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Michigan Senate votes to lift drug company immunity from lawsuits

A close up of a man in a suit in the Michigan State Legislature
Rick Pluta / MPRN
State Sen. Jeff Irwin (D-Ann Arbor) said repealing sweeping drug company immunity in Michigan is “a moral responsibility.”

A Michigan law that offers sweeping immunity to shield drug manufacturers from liability lawsuits is a step closer to being erased under a bill approved Wednesday by the Michigan Senate.

State Sen. Jeff Irwin (D-Ann Arbor) is the bill sponsor. He said Michigan is the only state in the country to offer that sort of protection to drug companies.

“If the idea is that in order to get more drug manufacturers here, we have to prevent our citizens from having the right to go into court when their loved one is killed by a pharmaceutical product or when a loved one’s harmed by the negligence of some company,” Irwin said. "That's awful."

An analysis by the Senate Fiscal Agency cites testimony during committee hearings that Michigan is the only state that offers a blanket defense to drug manufacturers and distributors.

A digital board at the Michigan Legislature with several names in green and some in red indicating a vote tally.
Rick Pluta / MPRN
The Michigan Senate adopted a repeal of a drug company immunity law by a vote of 30-8. The eight “no” votes were from Republicans.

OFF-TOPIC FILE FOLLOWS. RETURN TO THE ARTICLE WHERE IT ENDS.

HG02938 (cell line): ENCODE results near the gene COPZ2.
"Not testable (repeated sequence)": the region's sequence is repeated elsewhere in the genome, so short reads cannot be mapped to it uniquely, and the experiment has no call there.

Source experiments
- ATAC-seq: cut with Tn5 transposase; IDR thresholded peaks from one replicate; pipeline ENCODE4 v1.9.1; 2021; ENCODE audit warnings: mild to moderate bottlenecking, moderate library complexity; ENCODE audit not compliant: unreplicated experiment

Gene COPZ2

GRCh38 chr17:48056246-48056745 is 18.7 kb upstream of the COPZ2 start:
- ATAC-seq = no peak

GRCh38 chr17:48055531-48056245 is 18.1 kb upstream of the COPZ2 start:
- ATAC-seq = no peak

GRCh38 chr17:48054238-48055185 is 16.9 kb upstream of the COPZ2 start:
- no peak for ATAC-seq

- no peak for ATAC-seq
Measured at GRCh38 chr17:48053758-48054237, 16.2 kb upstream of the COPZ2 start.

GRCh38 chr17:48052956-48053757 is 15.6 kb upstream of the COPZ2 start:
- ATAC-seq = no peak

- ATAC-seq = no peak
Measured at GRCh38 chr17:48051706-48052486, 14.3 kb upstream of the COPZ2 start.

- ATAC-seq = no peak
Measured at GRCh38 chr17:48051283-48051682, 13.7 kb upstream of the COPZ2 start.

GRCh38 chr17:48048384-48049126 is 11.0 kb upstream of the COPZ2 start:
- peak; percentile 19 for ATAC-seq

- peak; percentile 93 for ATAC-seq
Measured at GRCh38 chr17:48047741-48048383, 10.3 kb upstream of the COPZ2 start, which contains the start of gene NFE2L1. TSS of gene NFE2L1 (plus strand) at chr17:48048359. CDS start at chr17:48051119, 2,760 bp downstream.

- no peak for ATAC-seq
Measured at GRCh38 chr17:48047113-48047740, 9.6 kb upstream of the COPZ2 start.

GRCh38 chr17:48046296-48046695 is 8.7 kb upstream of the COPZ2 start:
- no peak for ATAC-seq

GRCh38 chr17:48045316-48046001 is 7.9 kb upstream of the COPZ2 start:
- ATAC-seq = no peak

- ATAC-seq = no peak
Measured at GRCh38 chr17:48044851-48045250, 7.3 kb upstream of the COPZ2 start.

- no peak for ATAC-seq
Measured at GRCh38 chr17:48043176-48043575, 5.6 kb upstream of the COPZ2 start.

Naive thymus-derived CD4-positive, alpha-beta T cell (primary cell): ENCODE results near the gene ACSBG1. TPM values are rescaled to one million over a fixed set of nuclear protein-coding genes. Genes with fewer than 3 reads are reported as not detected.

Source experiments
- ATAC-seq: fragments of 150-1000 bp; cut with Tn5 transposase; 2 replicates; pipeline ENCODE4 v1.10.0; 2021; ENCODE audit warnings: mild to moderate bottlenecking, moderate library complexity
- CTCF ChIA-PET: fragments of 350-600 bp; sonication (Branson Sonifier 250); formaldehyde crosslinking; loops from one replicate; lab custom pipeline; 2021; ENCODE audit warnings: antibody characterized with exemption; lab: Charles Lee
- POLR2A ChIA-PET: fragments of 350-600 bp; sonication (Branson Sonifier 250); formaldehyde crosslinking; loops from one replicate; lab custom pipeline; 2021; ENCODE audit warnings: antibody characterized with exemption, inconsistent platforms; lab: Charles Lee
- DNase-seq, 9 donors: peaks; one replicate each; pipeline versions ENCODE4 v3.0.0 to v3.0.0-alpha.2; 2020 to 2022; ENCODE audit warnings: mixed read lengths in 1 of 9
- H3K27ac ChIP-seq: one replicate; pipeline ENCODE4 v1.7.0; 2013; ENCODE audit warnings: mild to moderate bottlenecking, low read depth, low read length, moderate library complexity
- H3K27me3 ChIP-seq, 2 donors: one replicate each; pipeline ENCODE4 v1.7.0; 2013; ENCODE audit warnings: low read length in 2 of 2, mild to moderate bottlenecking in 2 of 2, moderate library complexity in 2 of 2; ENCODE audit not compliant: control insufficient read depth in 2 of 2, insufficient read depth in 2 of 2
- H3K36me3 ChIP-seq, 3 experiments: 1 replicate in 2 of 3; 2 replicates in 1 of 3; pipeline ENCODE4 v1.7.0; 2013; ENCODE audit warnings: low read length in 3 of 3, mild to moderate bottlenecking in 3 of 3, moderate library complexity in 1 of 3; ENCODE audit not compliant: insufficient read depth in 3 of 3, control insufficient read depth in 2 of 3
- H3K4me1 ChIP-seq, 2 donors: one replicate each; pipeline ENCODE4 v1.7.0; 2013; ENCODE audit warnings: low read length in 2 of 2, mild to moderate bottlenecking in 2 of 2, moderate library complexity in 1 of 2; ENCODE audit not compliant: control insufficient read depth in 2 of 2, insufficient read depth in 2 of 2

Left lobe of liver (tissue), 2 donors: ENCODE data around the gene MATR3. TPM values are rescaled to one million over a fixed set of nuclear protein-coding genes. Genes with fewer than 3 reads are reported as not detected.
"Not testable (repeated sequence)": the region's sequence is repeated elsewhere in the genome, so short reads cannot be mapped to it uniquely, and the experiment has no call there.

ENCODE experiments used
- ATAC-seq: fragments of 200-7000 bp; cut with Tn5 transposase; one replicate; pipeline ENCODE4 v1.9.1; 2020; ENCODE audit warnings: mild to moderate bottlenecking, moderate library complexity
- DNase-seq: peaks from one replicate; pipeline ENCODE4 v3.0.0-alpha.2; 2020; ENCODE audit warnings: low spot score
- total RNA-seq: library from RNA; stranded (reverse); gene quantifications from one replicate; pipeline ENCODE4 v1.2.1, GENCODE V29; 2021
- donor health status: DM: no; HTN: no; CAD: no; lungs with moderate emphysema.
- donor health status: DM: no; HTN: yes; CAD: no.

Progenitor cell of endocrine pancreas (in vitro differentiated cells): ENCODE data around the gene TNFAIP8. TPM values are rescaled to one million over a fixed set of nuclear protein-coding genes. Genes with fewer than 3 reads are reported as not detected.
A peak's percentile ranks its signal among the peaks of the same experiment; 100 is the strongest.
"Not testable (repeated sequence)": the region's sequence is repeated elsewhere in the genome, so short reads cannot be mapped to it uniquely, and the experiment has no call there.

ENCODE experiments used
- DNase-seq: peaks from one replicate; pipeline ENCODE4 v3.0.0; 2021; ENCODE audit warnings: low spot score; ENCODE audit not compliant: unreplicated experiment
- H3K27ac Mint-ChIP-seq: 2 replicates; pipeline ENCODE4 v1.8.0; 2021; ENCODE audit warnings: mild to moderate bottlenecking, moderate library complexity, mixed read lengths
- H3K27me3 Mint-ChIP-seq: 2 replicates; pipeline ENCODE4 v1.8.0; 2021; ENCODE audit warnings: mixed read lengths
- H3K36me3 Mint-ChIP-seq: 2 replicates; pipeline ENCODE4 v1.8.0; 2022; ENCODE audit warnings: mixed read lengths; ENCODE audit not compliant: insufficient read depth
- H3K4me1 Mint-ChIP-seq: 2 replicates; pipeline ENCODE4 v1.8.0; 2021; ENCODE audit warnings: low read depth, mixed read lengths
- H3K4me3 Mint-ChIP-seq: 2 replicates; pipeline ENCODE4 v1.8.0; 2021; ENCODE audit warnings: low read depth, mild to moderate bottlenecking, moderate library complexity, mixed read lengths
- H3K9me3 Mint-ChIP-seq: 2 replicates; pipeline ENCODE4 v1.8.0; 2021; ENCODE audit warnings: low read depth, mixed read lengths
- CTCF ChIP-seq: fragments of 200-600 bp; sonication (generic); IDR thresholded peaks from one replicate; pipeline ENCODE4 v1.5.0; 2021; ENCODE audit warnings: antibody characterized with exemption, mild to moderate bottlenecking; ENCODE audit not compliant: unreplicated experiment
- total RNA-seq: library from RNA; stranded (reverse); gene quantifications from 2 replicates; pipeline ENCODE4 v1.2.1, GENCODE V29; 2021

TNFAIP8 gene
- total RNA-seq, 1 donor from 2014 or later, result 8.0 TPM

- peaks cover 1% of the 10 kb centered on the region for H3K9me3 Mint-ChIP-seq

The analysis also says immunity protection has blocked the state from filing complaints and from joining class action lawsuits against drug companies.

That includes a 2011 lawsuit filed by then-Attorney General Mike Cox, a Republican, against Merck, and a negligence and public nuisance lawsuit filed in 2020 against opioid distributors by Democratic Attorney General Dana Nessel.

“I think we have a moral responsibility," Irwin said. "We are going to stand up for our people and when folks harm them through negligence, there has to be a path of accountability.”

The bill was adopted on a 30-8 bipartisan vote and now goes to the Michigan House. The opposition votes were all cast by Senate Republicans.

"I think the state’s been pretty far over on one side,” said state Sen. Aric Nesbitt (R-Porter Township). The Senate minority leader voted against the bill.

“We don’t need to go full sue-happy on the other side."

Nesbit said he is open to changing the law, but Democrats are giving away too much to trial lawyers.

"I think there’s a middle ground to be reached and they weren’t willing to reach a middle ground," Nesbit said. "And that’s disappointing.”

Rick Pluta is Senior Capitol Correspondent for the Michigan Public Radio Network. He has been covering Michigan’s Capitol, government, and politics since 1987. His journalism background includes stints with UPI, The Elizabeth (NJ) Daily Journal, The (Pontiac, MI) Oakland Press, and WJR. He is also a lifelong public radio listener.
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